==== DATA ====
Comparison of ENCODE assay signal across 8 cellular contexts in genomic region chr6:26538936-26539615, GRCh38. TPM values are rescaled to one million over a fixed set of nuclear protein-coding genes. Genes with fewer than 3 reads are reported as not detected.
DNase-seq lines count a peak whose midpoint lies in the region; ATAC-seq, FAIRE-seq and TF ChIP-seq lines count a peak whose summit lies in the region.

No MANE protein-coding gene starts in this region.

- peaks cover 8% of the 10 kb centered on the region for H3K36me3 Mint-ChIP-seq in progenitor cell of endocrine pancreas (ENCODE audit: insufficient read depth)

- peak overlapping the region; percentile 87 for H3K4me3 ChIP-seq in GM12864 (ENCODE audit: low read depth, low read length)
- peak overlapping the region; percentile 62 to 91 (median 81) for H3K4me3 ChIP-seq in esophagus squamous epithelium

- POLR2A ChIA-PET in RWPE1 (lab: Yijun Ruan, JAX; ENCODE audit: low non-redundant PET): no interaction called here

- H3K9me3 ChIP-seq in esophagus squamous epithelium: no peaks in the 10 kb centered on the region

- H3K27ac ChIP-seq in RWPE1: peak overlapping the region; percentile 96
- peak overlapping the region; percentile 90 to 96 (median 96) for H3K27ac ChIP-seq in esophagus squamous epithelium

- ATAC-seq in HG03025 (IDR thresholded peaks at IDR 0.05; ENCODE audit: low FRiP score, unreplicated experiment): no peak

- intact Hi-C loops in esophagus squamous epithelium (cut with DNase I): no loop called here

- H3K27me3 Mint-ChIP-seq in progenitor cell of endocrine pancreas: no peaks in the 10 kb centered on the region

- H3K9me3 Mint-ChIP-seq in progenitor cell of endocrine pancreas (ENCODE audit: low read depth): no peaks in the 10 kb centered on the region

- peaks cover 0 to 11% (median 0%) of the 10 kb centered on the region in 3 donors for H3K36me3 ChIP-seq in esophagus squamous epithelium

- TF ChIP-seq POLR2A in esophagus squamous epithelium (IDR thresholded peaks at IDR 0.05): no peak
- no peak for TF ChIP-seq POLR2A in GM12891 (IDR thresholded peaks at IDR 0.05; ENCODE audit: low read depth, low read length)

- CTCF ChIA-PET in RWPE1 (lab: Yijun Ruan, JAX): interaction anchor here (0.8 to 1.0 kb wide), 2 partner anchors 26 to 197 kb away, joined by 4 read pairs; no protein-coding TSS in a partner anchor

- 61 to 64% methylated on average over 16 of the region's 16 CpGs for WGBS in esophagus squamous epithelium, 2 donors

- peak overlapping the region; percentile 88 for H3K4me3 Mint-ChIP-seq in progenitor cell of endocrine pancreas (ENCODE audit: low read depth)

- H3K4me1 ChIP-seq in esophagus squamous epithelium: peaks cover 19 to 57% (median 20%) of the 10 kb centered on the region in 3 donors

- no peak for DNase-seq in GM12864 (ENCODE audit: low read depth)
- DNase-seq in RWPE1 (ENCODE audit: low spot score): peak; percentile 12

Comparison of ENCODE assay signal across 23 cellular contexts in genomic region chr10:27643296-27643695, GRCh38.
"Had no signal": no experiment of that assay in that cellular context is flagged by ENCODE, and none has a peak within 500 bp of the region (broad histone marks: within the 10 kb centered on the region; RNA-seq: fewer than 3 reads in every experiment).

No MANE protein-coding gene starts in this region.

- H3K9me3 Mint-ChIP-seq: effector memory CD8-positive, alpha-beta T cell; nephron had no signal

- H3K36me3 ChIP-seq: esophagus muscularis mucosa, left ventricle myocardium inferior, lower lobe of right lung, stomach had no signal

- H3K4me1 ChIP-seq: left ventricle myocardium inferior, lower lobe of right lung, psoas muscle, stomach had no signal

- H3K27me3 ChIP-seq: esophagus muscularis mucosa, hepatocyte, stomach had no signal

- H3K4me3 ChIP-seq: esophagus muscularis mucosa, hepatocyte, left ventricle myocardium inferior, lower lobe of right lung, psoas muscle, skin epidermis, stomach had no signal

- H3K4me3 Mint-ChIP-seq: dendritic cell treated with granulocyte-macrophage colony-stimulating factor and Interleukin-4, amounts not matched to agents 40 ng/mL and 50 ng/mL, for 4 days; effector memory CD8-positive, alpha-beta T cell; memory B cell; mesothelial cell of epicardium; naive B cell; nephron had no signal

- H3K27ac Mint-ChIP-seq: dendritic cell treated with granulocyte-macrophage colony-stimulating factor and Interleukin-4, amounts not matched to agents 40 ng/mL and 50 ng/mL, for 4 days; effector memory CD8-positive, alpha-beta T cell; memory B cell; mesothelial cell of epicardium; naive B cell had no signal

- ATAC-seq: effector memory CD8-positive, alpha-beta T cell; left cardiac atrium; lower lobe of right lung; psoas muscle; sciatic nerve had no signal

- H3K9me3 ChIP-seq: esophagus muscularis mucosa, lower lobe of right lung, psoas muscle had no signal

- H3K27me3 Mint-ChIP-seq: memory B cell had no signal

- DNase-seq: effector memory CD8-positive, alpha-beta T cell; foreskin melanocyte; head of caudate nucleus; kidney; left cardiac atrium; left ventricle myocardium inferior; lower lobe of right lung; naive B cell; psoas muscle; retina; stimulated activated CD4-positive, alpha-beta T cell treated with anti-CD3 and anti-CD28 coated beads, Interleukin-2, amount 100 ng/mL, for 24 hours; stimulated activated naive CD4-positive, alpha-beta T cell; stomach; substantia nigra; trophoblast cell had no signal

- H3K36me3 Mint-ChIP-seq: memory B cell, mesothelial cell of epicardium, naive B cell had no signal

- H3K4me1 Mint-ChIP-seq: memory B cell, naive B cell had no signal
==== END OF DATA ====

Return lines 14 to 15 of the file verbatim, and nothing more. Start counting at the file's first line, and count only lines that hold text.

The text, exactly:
- H3K9me3 Mint-ChIP-seq in progenitor cell of endocrine pancreas (ENCODE audit: low read depth): no peaks in the 10 kb centered on the region

- peaks cover 0 to 11% (median 0%) of the 10 kb centered on the region in 3 donors for H3K36me3 ChIP-seq in esophagus squamous epithelium